A COUNTY DURHAM precision engineering specialist is proving it has the talent to turn tools into takings, and grow the business.
Ashgarth Engineering, a subcontract precision engineering specialist based in Consett, has reported a 40% increase in turnover over the past year after seeing demand for its services skyrocket.
Ashgarth Engineering has continued to grow, invest in new capital equipment and created skilled jobs despite the economic downturn caused by the pandemic.
The company, which supplies high volume precision machined components to customers across the UK, has benefited from a surge in orders from the automotive and medical industries following fresh investment into the business over the past 12 months.
The investment, which included funding from the Sustainable Advanced Manufacturing (SAM) Project at University of Sunderland, saw the company relocate to a new, larger workshop in February and invest in the machinery required to ramp up output and cater for the increase in demand for its services.
Co-founder and director, Niall Ash, said: “We’ve grown year-on-year since our launch in 2017 and we’re delighted that – despite the many challenges posed by the pandemic – we’ve been able to continue on this upwards trajectory over the past 12 months.
“Central to this has been the move to our new premises in February, which gave us the capacity required to really ramp up production supported by the investment we secured from the SAM Project.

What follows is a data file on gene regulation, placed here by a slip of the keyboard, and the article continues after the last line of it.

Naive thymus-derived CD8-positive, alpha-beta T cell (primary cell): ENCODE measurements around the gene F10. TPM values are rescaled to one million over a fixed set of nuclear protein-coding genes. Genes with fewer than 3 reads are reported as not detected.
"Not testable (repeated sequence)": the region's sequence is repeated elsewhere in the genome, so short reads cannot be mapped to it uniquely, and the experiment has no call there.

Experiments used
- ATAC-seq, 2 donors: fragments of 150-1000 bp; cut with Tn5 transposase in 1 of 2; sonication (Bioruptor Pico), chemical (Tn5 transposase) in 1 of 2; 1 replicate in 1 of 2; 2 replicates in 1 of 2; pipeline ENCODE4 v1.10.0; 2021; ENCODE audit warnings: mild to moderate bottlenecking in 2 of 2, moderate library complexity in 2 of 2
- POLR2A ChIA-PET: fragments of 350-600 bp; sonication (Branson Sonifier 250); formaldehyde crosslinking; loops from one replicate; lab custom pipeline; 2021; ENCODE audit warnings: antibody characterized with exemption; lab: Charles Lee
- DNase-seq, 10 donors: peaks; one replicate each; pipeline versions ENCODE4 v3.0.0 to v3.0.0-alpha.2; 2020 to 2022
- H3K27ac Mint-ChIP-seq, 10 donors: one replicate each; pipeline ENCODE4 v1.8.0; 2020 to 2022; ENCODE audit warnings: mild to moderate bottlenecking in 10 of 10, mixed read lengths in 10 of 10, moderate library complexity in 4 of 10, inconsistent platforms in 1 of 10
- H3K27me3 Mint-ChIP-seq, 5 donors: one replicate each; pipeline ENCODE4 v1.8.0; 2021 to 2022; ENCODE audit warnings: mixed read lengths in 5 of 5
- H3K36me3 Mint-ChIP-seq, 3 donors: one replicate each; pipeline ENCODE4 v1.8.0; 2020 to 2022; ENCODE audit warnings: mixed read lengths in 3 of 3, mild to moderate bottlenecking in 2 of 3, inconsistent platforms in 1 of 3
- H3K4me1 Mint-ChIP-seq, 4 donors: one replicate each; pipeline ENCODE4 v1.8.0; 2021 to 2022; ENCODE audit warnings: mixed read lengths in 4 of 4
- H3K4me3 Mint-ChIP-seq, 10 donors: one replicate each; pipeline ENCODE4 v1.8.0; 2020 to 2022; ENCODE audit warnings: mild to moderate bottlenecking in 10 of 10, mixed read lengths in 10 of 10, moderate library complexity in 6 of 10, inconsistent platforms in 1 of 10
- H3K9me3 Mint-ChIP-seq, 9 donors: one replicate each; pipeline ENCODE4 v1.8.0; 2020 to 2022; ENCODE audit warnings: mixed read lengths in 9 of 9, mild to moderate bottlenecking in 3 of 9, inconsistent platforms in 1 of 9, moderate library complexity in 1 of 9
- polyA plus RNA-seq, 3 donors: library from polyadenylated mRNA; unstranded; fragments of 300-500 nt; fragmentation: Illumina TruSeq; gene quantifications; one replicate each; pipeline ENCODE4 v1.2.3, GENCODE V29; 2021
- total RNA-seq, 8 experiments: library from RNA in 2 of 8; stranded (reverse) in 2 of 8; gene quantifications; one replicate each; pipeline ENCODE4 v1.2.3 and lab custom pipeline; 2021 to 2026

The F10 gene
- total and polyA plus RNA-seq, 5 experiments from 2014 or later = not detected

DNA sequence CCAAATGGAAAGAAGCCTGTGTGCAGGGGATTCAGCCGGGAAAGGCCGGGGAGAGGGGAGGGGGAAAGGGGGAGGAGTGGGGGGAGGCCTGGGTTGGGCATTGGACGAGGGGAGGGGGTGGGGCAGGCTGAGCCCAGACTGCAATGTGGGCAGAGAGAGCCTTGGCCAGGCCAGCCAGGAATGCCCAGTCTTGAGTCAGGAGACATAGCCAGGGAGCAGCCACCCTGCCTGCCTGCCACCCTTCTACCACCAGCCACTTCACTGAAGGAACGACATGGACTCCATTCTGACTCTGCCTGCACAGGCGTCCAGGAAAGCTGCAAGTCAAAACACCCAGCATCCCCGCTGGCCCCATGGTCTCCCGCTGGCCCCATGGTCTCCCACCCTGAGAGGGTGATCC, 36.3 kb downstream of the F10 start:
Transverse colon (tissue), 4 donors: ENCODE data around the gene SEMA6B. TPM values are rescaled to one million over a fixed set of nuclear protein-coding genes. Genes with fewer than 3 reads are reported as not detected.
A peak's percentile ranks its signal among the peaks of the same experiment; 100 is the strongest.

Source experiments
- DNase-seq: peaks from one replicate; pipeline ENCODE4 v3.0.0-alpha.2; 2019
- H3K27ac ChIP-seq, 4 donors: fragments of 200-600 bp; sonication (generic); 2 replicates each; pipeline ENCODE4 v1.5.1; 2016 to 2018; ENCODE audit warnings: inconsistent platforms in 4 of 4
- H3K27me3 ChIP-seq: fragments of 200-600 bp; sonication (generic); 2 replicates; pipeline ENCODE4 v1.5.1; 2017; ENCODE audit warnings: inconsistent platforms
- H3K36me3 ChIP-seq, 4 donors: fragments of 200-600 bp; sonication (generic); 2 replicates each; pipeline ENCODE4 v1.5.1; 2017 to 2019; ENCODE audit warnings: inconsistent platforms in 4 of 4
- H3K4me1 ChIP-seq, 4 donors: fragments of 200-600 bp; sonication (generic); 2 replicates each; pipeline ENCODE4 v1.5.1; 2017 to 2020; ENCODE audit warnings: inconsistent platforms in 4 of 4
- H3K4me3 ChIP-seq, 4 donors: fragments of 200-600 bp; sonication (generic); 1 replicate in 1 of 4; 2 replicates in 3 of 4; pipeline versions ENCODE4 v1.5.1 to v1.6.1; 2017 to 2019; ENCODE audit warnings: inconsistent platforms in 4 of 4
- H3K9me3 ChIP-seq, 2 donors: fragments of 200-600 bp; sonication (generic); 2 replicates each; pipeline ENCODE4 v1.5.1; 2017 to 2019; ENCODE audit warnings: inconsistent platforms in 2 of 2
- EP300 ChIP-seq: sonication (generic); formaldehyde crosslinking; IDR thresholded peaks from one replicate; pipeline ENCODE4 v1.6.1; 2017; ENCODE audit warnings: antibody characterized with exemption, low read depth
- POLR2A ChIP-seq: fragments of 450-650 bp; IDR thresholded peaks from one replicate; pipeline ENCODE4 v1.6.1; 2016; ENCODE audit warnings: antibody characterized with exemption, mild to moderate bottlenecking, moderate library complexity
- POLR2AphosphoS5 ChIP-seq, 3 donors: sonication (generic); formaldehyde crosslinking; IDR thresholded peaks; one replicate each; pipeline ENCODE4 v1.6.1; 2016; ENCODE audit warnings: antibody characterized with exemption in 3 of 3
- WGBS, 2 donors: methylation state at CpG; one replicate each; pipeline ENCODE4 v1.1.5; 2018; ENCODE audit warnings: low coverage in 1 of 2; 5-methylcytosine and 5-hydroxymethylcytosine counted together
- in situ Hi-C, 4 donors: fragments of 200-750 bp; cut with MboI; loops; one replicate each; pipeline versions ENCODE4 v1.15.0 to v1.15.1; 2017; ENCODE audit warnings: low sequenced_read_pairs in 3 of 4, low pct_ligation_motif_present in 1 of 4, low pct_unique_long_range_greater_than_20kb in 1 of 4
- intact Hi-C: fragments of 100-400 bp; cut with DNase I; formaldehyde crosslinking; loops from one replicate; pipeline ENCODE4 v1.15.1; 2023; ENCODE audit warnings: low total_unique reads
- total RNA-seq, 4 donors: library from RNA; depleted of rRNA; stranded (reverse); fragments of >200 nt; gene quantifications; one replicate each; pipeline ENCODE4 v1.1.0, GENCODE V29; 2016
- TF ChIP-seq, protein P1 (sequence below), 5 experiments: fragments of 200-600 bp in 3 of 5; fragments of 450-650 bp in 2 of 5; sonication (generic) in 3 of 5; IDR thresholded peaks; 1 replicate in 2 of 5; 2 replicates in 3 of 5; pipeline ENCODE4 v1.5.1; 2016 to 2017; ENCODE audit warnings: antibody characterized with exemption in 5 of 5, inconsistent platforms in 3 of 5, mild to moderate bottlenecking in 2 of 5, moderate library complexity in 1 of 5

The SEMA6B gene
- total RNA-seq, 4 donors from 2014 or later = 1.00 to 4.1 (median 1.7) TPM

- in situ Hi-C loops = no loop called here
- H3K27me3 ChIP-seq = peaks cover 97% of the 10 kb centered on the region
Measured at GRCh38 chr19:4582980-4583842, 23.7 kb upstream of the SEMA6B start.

“After engaging with the programme, we were able to secure a five-figure matched funding grant towards a 3 axis vertical machining centre with a 4th Axis attachment. This allowed us to offer an additional process to our current clients and also branch out into new markets, which previously we’d never have been able to cater for.”
Over the past year, this continued investment has directly led to the creation of three jobs – taking the company’s headcount to nine – and will see the company continue to invest in its team over the coming months.
“We’ve taken on two new skilled machinists on the shop floor as well as a sales specialist to help with business development and if all goes well, we’ll be recruiting for another two roles over the coming months,” Niall added.
“While the past 12 months has undoubtedly thrown up challenges, we’re delighted to be re-emerging from the crisis on such a strong footing and we can’t thank the team at SAM – as well as Business Durham which introduced us to the initiative – enough for their support.
“Although our business growth has been organic over the past four years, we would never have been able to scale at this rate of pace had it not been for funding schemes such as this and I’d urge any business going for growth to see how they could benefit.”
The Sustainable Advanced Manufacturing (SAM) Project is a £10.9 million business support programme led by the University of Sunderland and backed by the European Regional Development Fund (ERDF) supporting the implementation of product and process development and the introduction of technology within the SME manufacturing base in the North East Local Enterprise Partnership (NE LEP) area.
Ken Teears, project manager at the SAM Project, said: “It’s fantastic to see innovative, forward-thinking businesses such as Ashgarth Engineering continuing to invest in new technologies and creating highly skilled jobs in the region.
“SAM Project’s objective is to support the region’s SME manufacturers to increase productivity, automation, diversification and resilience through our fully funded technical support and large grant fund. Ashgarth Engineering are a great example of a ‘SAM SME’ that is scaling up their operations following our support. We urge other manufacturers to do the same. We’re delighted to have supported Ashgarth on its journey and would like to wish them the best of luck for the future.”